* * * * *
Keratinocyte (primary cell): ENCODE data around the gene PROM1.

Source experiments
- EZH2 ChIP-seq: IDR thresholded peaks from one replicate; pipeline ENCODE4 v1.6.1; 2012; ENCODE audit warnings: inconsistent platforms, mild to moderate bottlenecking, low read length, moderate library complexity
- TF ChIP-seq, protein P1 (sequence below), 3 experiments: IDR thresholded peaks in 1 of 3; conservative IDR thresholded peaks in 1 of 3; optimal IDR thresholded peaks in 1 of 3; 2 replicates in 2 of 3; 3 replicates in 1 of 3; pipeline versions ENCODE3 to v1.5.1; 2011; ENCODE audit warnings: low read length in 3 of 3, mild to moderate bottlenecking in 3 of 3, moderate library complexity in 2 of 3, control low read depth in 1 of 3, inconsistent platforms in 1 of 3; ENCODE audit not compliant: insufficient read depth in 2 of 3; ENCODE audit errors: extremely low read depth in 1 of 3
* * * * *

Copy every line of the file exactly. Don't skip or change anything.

Keratinocyte (primary cell): ENCODE data around the gene PROM1.

Source experiments
- EZH2 ChIP-seq: IDR thresholded peaks from one replicate; pipeline ENCODE4 v1.6.1; 2012; ENCODE audit warnings: inconsistent platforms, mild to moderate bottlenecking, low read length, moderate library complexity
- TF ChIP-seq, protein P1 (sequence below), 3 experiments: IDR thresholded peaks in 1 of 3; conservative IDR thresholded peaks in 1 of 3; optimal IDR thresholded peaks in 1 of 3; 2 replicates in 2 of 3; 3 replicates in 1 of 3; pipeline versions ENCODE3 to v1.5.1; 2011; ENCODE audit warnings: low read length in 3 of 3, mild to moderate bottlenecking in 3 of 3, moderate library complexity in 2 of 3, control low read depth in 1 of 3, inconsistent platforms in 1 of 3; ENCODE audit not compliant: insufficient read depth in 2 of 3; ENCODE audit errors: extremely low read depth in 1 of 3